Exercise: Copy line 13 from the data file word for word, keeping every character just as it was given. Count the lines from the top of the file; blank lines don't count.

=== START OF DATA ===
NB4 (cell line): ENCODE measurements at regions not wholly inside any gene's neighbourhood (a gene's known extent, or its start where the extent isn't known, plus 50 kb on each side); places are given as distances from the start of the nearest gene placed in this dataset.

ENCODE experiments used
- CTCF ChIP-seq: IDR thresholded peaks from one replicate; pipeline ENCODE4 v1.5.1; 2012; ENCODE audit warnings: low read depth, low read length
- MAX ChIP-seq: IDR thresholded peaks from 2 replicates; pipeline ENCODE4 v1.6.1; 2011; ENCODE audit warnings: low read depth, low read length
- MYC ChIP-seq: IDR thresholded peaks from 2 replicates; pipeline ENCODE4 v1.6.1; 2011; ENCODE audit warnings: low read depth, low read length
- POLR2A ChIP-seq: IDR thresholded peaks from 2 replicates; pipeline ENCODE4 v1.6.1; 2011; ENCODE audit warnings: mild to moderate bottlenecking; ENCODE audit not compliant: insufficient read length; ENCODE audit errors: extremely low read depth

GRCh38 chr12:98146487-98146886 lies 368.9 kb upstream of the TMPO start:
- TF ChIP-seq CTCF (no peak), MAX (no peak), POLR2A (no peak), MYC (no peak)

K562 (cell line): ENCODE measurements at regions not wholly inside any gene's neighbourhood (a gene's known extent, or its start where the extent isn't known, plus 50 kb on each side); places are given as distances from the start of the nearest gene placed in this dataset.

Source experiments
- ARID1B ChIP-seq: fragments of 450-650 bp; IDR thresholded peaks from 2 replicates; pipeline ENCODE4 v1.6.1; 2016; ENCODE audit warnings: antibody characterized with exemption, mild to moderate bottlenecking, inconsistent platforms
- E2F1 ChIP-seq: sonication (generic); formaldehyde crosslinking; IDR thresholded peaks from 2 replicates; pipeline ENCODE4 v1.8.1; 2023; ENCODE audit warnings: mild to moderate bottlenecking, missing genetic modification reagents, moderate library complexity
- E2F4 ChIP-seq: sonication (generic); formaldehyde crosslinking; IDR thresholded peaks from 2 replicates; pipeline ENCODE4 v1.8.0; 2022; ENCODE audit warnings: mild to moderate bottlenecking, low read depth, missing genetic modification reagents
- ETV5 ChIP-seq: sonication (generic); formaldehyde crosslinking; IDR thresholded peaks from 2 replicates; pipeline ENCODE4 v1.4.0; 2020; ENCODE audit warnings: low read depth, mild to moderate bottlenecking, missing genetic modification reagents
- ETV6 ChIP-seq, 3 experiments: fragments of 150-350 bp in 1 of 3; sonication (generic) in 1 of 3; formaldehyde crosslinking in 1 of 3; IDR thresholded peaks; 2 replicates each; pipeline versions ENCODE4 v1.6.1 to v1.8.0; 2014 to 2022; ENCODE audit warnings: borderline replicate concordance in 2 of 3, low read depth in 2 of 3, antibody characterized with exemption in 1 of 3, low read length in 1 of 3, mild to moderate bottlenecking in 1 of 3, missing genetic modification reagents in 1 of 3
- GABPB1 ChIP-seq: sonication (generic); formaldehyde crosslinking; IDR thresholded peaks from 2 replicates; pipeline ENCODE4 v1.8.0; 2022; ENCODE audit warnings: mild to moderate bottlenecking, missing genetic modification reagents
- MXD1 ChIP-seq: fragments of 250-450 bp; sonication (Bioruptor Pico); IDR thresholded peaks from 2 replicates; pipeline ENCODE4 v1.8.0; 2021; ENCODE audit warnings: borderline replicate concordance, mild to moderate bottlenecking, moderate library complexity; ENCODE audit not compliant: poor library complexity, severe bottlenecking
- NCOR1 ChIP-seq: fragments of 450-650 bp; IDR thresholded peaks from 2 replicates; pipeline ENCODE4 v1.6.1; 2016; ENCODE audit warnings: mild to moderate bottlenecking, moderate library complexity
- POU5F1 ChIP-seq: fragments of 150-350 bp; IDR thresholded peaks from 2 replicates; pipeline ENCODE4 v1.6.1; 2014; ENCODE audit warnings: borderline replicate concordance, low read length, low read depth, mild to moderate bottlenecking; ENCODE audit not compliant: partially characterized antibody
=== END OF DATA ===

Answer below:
- E2F4 ChIP-seq: sonication (generic); formaldehyde crosslinking; IDR thresholded peaks from 2 replicates; pipeline ENCODE4 v1.8.0; 2022; ENCODE audit warnings: mild to moderate bottlenecking, low read depth, missing genetic modification reagents